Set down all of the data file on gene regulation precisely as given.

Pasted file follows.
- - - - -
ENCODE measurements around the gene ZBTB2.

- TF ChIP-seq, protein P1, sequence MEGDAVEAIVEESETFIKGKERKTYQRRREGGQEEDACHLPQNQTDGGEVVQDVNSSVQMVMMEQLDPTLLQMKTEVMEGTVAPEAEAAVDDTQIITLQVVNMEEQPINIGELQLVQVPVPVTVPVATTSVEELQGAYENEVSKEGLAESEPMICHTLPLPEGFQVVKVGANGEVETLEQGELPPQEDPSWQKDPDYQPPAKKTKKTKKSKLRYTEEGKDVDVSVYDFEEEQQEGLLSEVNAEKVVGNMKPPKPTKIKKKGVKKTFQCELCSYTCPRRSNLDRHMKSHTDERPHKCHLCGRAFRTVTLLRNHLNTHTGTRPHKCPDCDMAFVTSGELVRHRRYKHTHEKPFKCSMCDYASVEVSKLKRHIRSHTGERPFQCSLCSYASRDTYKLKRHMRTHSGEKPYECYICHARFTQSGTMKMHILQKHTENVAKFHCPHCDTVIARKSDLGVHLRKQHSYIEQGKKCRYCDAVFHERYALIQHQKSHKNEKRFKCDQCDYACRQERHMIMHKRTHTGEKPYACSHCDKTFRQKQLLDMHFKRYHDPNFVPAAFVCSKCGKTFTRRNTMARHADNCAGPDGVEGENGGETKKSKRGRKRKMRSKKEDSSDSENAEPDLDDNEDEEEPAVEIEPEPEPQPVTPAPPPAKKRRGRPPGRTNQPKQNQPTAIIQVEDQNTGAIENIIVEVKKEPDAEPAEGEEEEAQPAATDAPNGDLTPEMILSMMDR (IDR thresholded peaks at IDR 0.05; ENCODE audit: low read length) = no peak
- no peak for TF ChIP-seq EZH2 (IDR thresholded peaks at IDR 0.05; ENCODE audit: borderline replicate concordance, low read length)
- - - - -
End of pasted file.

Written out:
ENCODE measurements around the gene ZBTB2.

- TF ChIP-seq, protein P1, sequence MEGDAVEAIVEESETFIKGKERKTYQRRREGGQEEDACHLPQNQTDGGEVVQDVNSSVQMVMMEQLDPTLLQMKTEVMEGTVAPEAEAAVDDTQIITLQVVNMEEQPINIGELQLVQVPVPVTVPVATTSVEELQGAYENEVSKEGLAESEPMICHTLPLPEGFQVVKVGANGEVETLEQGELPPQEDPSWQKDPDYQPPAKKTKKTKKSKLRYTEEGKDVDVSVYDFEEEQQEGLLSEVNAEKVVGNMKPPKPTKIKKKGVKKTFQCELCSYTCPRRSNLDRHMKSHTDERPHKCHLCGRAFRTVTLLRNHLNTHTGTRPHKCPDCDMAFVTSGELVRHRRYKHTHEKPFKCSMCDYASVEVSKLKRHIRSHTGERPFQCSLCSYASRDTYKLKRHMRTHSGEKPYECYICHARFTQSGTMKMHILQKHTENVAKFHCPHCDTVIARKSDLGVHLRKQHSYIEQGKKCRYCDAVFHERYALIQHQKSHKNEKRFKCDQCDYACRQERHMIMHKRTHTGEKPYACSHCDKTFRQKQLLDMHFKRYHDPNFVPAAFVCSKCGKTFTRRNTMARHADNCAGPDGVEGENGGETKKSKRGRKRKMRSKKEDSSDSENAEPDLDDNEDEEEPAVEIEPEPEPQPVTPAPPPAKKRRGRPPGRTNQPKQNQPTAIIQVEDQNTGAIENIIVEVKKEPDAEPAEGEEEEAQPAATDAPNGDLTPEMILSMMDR (IDR thresholded peaks at IDR 0.05; ENCODE audit: low read length) = no peak
- no peak for TF ChIP-seq EZH2 (IDR thresholded peaks at IDR 0.05; ENCODE audit: borderline replicate concordance, low read length)